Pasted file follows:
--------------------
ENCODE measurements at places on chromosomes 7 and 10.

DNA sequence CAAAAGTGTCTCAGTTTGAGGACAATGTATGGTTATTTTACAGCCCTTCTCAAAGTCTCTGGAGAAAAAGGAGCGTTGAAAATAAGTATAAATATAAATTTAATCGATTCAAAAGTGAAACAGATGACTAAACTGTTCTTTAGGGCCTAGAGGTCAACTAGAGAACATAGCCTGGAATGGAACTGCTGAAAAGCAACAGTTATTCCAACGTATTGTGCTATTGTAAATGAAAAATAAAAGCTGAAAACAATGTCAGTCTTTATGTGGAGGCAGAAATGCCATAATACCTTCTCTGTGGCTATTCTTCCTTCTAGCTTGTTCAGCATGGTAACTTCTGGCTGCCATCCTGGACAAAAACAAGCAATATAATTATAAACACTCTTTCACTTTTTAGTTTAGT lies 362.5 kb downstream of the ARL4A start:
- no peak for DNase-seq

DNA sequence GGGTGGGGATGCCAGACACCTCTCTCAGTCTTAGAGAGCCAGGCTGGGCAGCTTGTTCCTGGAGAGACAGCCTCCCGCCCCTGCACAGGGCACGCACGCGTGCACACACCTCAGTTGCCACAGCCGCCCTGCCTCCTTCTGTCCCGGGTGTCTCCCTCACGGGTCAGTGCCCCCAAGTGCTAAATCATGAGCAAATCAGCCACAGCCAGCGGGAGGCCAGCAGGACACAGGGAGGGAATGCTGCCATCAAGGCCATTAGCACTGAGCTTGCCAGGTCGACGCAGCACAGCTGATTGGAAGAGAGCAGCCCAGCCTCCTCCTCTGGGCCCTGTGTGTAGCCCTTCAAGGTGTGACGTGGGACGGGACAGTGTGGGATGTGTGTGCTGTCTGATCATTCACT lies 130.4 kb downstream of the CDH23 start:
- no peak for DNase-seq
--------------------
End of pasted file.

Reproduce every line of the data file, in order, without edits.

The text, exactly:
ENCODE measurements at places on chromosomes 7 and 10.

DNA sequence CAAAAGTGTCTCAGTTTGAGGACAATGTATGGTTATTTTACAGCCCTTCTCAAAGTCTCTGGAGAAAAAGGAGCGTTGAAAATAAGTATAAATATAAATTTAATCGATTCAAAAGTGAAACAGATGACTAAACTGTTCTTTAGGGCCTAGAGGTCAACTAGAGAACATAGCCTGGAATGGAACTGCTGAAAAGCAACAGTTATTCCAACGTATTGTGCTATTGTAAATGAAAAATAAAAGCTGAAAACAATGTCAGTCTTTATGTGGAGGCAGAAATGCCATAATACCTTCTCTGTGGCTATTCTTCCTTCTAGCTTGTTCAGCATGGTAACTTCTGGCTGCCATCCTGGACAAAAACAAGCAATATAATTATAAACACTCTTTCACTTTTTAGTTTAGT lies 362.5 kb downstream of the ARL4A start:
- no peak for DNase-seq

DNA sequence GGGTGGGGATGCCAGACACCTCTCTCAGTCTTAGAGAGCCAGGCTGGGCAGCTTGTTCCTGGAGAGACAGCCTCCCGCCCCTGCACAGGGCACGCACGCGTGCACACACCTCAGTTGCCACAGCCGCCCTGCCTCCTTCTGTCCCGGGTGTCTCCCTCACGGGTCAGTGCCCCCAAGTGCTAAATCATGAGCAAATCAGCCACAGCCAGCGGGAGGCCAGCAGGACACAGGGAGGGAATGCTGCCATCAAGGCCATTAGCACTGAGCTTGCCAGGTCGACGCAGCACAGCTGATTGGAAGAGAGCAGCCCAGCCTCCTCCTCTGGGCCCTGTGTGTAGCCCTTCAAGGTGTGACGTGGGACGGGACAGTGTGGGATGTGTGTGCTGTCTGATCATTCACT lies 130.4 kb downstream of the CDH23 start:
- no peak for DNase-seq